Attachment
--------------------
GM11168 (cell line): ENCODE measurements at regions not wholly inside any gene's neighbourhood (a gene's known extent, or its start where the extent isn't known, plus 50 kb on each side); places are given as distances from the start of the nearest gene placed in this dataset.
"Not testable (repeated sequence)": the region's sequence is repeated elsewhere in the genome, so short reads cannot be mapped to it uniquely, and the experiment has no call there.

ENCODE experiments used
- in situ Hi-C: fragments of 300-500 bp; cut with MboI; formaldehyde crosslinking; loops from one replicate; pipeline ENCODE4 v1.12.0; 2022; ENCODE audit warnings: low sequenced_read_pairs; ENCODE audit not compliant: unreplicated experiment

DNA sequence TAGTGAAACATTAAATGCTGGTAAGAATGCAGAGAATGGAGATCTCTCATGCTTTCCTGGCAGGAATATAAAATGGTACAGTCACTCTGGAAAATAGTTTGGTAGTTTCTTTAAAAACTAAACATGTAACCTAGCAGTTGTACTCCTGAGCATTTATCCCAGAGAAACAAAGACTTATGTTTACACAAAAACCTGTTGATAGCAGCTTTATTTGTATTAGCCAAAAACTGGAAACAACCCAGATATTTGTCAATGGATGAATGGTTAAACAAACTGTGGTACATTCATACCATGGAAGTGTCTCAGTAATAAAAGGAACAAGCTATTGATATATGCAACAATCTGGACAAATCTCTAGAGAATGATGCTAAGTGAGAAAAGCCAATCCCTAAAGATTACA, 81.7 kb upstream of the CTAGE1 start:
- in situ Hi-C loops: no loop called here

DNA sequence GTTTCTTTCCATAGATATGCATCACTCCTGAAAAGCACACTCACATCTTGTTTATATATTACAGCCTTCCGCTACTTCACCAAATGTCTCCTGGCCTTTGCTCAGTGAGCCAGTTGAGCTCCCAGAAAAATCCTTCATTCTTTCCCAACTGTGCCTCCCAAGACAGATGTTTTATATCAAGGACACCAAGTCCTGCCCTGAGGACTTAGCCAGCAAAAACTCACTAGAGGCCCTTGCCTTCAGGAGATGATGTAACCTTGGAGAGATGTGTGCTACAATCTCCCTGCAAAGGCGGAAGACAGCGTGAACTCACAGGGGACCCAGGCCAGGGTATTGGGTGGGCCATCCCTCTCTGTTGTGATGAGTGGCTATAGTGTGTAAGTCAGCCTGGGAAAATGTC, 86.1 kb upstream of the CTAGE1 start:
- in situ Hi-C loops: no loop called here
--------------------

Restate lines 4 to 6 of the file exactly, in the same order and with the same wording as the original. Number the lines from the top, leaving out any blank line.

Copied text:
- in situ Hi-C: fragments of 300-500 bp; cut with MboI; formaldehyde crosslinking; loops from one replicate; pipeline ENCODE4 v1.12.0; 2022; ENCODE audit warnings: low sequenced_read_pairs; ENCODE audit not compliant: unreplicated experiment

DNA sequence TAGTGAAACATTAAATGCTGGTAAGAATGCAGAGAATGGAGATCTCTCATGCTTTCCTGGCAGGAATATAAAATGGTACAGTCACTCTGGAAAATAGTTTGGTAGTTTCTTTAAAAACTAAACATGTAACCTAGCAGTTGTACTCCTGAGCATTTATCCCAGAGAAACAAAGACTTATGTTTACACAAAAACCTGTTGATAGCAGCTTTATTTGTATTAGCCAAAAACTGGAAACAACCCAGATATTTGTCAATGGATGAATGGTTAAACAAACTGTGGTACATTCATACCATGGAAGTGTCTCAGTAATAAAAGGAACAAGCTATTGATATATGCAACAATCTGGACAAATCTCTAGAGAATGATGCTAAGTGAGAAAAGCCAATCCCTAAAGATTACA, 81.7 kb upstream of the CTAGE1 start:
- in situ Hi-C loops: no loop called here